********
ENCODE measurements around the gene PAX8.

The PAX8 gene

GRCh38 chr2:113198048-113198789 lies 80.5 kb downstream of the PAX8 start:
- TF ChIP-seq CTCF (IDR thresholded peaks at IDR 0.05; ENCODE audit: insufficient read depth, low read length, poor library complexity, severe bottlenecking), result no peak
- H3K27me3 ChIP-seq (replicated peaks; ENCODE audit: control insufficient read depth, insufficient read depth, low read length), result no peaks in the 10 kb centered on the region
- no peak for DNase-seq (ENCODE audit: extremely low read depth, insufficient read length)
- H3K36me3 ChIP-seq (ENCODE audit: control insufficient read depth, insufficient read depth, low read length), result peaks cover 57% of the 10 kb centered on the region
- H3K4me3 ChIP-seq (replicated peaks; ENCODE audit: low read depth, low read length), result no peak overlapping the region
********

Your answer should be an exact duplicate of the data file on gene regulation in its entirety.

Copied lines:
ENCODE measurements around the gene PAX8.

The PAX8 gene

GRCh38 chr2:113198048-113198789 lies 80.5 kb downstream of the PAX8 start:
- TF ChIP-seq CTCF (IDR thresholded peaks at IDR 0.05; ENCODE audit: insufficient read depth, low read length, poor library complexity, severe bottlenecking), result no peak
- H3K27me3 ChIP-seq (replicated peaks; ENCODE audit: control insufficient read depth, insufficient read depth, low read length), result no peaks in the 10 kb centered on the region
- no peak for DNase-seq (ENCODE audit: extremely low read depth, insufficient read length)
- H3K36me3 ChIP-seq (ENCODE audit: control insufficient read depth, insufficient read depth, low read length), result peaks cover 57% of the 10 kb centered on the region
- H3K4me3 ChIP-seq (replicated peaks; ENCODE audit: low read depth, low read length), result no peak overlapping the region